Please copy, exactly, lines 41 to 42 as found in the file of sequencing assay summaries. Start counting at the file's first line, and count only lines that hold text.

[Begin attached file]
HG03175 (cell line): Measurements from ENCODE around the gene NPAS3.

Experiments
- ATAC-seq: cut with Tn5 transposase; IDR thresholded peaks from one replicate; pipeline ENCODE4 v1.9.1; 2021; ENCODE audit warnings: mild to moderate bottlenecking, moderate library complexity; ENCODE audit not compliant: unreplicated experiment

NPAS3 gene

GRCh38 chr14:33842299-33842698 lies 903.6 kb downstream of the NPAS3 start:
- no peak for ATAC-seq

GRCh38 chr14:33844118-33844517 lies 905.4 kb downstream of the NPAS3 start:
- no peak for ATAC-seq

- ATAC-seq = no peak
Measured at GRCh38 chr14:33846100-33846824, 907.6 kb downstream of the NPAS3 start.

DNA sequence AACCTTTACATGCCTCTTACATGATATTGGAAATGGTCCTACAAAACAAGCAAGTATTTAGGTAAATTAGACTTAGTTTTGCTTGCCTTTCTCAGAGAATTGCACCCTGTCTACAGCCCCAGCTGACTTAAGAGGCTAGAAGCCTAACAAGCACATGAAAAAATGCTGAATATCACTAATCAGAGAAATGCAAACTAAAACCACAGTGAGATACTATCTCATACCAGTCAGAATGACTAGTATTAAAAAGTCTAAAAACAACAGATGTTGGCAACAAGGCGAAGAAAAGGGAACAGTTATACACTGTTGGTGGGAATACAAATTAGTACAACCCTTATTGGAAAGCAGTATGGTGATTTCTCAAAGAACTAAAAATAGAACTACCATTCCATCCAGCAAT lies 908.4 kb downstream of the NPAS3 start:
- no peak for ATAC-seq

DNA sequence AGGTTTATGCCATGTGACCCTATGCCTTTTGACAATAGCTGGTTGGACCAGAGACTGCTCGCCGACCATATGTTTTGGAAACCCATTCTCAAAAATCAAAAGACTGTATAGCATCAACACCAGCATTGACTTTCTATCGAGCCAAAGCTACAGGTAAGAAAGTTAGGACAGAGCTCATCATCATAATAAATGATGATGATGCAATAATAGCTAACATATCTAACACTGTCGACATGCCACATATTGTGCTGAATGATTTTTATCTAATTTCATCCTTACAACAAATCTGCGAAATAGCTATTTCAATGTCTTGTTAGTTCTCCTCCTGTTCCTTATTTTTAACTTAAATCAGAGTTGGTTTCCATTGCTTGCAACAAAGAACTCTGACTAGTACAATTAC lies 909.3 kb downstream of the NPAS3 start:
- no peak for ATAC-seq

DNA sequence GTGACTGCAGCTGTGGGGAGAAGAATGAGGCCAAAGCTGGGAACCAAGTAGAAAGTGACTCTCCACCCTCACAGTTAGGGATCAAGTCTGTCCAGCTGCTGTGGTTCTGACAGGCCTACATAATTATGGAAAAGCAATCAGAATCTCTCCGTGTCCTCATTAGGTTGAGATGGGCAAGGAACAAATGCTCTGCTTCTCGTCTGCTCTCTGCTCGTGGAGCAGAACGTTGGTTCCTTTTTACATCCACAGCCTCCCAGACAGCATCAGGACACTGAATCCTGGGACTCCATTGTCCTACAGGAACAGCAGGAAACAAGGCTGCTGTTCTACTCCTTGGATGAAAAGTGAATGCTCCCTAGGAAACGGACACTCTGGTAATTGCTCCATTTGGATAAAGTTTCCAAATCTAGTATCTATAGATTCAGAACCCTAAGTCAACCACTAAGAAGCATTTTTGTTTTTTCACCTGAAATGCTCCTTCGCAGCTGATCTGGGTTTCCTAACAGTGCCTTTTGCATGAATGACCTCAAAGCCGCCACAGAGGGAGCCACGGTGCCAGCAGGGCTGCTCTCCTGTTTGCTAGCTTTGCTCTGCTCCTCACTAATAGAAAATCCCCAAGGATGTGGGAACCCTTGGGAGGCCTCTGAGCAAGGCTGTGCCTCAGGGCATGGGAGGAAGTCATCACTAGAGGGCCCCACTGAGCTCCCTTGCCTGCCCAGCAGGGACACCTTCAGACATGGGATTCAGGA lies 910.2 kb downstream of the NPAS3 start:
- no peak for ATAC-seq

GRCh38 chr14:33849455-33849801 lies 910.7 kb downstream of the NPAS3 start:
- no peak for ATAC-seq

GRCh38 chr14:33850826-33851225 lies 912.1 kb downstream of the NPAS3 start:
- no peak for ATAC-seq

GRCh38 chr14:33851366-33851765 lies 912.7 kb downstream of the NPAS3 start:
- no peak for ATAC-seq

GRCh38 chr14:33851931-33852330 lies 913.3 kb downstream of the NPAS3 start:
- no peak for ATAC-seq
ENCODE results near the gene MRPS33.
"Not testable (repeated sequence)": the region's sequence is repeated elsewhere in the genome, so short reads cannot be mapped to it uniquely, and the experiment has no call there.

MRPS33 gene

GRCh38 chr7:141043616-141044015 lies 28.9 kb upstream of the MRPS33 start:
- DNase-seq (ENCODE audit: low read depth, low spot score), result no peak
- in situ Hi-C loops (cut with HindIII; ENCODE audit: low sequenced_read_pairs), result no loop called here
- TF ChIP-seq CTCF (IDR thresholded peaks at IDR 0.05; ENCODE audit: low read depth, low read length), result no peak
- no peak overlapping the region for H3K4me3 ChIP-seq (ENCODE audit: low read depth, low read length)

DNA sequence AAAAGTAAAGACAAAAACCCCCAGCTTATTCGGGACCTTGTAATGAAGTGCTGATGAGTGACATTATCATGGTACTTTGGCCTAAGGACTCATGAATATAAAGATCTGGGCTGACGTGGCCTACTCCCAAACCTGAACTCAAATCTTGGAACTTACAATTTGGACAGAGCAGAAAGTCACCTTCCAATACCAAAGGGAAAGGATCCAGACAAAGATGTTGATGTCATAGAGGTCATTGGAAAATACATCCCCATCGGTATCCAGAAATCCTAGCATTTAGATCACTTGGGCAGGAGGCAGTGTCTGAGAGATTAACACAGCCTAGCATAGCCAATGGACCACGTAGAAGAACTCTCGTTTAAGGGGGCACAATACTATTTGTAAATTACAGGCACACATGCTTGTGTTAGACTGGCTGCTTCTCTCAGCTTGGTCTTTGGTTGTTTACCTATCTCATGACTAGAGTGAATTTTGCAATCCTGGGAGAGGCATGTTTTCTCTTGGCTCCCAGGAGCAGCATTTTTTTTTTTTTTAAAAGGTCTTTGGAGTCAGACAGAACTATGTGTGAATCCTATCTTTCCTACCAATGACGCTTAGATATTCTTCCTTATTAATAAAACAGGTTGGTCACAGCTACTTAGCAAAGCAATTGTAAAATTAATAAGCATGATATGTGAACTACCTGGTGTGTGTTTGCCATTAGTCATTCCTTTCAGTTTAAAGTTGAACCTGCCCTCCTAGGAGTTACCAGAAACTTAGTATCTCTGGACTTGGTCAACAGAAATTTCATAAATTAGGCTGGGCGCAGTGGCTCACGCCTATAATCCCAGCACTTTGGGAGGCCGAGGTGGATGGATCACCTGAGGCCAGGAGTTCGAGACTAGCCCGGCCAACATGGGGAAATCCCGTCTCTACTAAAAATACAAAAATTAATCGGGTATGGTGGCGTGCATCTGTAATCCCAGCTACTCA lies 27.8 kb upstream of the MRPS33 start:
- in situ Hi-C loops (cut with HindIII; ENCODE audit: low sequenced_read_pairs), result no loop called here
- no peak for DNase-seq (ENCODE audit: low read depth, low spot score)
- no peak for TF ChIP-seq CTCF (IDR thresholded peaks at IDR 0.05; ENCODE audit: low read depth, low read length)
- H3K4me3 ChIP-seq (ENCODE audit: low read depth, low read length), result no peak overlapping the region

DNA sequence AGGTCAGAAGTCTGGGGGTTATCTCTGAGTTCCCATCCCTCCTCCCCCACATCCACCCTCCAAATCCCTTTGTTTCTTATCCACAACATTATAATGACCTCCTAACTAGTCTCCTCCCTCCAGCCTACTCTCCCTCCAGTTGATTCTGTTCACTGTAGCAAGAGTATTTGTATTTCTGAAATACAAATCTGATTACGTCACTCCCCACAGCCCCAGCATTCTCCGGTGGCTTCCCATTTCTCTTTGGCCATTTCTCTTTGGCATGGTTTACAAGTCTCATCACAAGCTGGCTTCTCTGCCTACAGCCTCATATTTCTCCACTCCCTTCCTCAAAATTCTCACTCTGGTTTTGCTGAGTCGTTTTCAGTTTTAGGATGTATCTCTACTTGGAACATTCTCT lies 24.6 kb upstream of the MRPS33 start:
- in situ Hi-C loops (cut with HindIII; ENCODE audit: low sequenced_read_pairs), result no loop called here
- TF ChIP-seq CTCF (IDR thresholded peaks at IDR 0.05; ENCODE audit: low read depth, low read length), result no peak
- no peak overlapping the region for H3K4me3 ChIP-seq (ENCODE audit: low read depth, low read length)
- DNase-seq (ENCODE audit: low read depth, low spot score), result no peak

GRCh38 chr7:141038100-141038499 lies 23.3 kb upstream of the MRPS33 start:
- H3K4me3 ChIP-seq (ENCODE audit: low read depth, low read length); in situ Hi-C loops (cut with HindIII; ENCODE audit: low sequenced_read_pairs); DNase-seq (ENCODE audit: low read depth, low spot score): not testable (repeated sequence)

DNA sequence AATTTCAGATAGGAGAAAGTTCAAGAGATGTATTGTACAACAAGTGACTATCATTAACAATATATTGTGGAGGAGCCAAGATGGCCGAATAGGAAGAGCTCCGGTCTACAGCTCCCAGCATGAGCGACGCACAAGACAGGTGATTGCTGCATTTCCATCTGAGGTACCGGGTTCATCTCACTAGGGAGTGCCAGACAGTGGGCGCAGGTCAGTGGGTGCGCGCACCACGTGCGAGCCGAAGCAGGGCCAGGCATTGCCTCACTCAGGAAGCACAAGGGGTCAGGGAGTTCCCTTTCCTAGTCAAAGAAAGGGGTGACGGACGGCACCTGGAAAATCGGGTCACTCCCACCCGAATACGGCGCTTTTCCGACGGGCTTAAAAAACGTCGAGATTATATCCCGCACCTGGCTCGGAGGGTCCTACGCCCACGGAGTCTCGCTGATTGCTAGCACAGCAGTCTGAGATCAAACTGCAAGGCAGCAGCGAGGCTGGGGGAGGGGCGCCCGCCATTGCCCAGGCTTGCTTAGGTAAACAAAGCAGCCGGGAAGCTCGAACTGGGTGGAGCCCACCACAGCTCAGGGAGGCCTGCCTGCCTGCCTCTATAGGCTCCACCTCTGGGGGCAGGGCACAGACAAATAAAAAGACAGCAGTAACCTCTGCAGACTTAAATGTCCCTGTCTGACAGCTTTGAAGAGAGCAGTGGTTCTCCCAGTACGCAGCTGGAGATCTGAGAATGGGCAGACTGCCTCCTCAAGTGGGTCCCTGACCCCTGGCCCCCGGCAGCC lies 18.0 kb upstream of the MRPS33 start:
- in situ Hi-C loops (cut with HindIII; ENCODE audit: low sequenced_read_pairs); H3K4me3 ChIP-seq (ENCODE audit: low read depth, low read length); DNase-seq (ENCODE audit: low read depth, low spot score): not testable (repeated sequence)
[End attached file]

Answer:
- no peak overlapping the region for H3K4me3 ChIP-seq (ENCODE audit: low read depth, low read length)
- DNase-seq (ENCODE audit: low read depth, low spot score), result no peak